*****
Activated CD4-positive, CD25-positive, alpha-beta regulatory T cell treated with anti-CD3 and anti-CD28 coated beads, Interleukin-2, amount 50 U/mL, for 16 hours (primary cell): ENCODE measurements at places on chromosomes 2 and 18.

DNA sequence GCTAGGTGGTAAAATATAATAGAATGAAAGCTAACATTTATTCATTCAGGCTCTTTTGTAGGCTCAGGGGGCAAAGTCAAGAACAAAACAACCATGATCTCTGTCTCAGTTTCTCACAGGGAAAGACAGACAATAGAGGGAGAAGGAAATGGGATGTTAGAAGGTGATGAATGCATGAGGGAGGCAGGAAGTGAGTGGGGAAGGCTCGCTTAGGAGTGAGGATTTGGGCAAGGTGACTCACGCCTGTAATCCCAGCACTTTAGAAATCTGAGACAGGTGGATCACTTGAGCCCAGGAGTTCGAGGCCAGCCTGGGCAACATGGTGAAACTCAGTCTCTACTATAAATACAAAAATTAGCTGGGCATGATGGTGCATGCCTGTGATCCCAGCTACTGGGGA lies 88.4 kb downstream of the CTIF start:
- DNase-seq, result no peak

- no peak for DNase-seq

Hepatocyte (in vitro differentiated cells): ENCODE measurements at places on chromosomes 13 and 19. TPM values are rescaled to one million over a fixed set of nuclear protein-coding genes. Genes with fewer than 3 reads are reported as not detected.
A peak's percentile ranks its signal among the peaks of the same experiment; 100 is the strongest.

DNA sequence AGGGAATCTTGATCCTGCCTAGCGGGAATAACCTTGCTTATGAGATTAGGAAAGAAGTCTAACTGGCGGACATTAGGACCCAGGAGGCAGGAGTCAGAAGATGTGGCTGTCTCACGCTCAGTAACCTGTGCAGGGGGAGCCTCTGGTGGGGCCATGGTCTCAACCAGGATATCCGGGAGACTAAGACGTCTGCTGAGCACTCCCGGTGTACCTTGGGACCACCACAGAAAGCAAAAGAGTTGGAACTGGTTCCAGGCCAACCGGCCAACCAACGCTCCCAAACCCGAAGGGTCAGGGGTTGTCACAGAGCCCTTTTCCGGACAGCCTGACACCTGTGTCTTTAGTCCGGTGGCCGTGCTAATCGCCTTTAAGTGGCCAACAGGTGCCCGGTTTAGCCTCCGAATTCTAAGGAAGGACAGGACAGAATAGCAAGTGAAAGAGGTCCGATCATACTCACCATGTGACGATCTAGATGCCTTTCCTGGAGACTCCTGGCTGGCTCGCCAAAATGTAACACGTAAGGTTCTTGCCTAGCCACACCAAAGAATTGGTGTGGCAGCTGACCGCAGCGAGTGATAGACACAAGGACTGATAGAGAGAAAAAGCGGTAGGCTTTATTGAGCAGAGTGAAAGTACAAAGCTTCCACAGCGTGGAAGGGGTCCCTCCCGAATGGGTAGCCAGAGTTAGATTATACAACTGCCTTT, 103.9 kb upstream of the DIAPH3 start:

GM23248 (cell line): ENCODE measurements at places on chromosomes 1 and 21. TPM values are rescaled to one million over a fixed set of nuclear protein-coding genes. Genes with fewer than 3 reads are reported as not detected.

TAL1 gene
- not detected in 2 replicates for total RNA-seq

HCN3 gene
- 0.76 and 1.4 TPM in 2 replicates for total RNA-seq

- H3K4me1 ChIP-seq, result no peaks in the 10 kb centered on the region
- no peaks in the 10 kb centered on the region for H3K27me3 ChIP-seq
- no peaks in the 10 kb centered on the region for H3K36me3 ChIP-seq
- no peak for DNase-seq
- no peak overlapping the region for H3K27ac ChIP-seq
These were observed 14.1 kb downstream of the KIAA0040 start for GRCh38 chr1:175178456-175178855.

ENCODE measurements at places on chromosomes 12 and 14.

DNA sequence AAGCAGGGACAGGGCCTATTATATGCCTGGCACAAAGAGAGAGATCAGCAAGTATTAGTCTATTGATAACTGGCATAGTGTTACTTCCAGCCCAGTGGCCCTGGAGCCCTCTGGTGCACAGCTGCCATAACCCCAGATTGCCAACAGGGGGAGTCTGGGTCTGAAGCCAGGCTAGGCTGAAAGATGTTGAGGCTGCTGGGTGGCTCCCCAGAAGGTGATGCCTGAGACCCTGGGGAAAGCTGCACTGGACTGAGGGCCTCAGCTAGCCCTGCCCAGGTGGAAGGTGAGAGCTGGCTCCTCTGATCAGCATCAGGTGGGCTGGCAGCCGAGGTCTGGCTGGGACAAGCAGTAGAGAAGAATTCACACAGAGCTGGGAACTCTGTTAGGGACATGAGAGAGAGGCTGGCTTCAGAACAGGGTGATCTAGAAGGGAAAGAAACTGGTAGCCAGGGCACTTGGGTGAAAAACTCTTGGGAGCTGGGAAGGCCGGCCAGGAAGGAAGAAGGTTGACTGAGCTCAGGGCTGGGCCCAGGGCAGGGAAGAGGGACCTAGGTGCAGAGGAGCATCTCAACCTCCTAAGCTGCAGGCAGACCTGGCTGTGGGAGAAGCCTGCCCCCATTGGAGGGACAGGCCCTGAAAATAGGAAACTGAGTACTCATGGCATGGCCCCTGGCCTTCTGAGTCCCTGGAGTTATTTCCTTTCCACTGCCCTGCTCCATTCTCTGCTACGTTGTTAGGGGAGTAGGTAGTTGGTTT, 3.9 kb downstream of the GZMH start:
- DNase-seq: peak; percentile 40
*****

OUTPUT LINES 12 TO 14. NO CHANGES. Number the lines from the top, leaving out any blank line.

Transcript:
- 0.76 and 1.4 TPM in 2 replicates for total RNA-seq

- H3K4me1 ChIP-seq, result no peaks in the 10 kb centered on the region
- no peaks in the 10 kb centered on the region for H3K27me3 ChIP-seq